Nevertheless, Watkins identifies the flaws in Stephen’s personality as the source of his problems. In this respect his book hearkens back to the interpretation offered by R. H. C. Davis nearly five decades before, though Watkins’s own arguments incorporate the recent scholarship on the period. While acknowledging Stephen’s martial abilities, Watkins presents him as a fundamentally weak personality, one who was unable to play the commanding role his position demanded. Too kind to be the sort of despot his subjects were accustomed to after three and a half decades of Henry’s firm rule, the combination with the muddled succession made challenges to his rule inevitable.
While this makes the challenges to Stephen’s possession of the throne understandable, it does not explain how he ended his life in possession of it. While Watkins credits in particular the considerable role Stephen’s wife Matilda of Boulogne played as an adviser and advocate for her husband’s cause, his main explanation lies in the deadlocked nature of the war, one in which both sides never could gain a clear advantage. His description of the kingdom is as deft and insightful as the rest of the book, and underscores the decline of order throughout the realm. In the end what he sees as ending this stalemate was not any effort on the part of Stephen or Matilda but the deaths of many of the key protagonists and the eventual exhaustion of the rest of the kingdom. The irony, as Watkins notes in the end, was that Henry II’s succession represented the delayed fulfillment of his grandfather’s plans for the succession, which reduces Stephen’s reign a bloody diversion rather than a new era in English history. While this conclusion may contrast with the trend over the past few decades in the historiography of Stephen’s reign as reflected in the other biographies I’ve read, it’s one that Watkins makes effectively through the clarity of his arguments and the sharpness of his prose. It’s a sprightly and provocative account that is enlivened by effective imagery and clever turns of phrase. To me it embodies perfectly what a series such as this one should aspire to achieve: a clear and accessible overview of its subject that gives its reader a sense of the subject and the time in which they lived. While it may not necessarily be the one book on Stephen everyone should read, it certainly is the one with which people should start if they’re seeking an introduction to him and his era.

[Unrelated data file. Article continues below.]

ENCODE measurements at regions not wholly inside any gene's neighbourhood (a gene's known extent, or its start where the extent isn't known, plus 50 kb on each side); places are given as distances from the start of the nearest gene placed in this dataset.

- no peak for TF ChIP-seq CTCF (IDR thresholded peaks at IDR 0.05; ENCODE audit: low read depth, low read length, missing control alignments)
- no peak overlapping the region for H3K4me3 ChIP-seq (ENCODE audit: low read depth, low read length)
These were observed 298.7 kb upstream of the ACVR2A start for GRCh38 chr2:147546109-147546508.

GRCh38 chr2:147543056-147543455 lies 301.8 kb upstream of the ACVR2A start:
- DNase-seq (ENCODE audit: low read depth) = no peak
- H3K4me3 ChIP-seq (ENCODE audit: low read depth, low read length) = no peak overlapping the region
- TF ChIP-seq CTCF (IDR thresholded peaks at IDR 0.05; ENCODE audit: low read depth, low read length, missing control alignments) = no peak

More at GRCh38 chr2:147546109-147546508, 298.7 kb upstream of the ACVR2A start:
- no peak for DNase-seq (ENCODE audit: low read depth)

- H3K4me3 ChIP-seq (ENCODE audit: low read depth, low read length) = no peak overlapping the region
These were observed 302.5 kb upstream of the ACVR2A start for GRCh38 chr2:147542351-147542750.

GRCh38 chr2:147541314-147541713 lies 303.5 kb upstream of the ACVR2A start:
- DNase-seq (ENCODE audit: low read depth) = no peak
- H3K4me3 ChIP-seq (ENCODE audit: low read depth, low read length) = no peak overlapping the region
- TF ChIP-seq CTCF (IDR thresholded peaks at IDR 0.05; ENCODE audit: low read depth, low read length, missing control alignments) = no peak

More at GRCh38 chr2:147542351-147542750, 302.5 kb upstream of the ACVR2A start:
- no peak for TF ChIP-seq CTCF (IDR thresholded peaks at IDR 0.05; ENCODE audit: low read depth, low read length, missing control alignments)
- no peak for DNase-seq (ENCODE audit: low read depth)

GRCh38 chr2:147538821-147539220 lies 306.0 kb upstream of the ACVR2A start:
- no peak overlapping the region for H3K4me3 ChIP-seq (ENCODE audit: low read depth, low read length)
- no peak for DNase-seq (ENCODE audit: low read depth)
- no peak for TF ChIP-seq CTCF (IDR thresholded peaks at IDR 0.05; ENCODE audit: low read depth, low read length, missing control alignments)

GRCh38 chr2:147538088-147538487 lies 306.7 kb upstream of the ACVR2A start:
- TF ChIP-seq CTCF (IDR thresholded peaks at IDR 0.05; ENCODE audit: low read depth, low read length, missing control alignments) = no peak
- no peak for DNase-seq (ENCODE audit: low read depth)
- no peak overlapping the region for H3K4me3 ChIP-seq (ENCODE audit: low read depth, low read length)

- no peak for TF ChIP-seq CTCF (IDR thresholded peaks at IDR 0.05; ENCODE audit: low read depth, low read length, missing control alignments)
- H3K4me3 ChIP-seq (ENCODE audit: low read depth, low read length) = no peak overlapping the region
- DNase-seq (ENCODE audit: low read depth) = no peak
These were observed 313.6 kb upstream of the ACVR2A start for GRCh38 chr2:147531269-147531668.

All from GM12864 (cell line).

One of the hallmarks of the Yale English Monarchs series is their selection of top-flight specialists to write biographies of their subjects. This is no less true for Stephen, the biography for whom represented the culmination of Edmund King’s long career studying his reign. Over the course of four decades, not only did King contribute an impressive amount of scholarship on the period – much of which was reflected in the notes and bibliographies of most of the previous books that I’ve read for Stephen up to this point – but he also taught an advanced course on him throughout much of his academic career which, as he states in his acknowledgements, helped him shape the book. As such, he seems not just the logical choice to contribute a volume to a series that strives for definitive studies, but an inevitable one.
And his book on Stephen embodies all of the strengths in such a choice. Starting with an opening chapter describing Stephen’s family background and his early years as a count, King provides an account that moves chronologically through his subject’s life. Though he claims at the start that his book is a biography of Stephen rather than a “life and times” study, he nonetheless provides considerable background explanation of institutions and events. As his notes demonstrate, this is grounded mainly in the contemporary chronicles, which he quotes frequently throughout the text. From them he provides a sympathetic account of Stephen that nonetheless judges him a failure, concluding that he was acting a part and doing so without the conviction that characterized a strong ruler.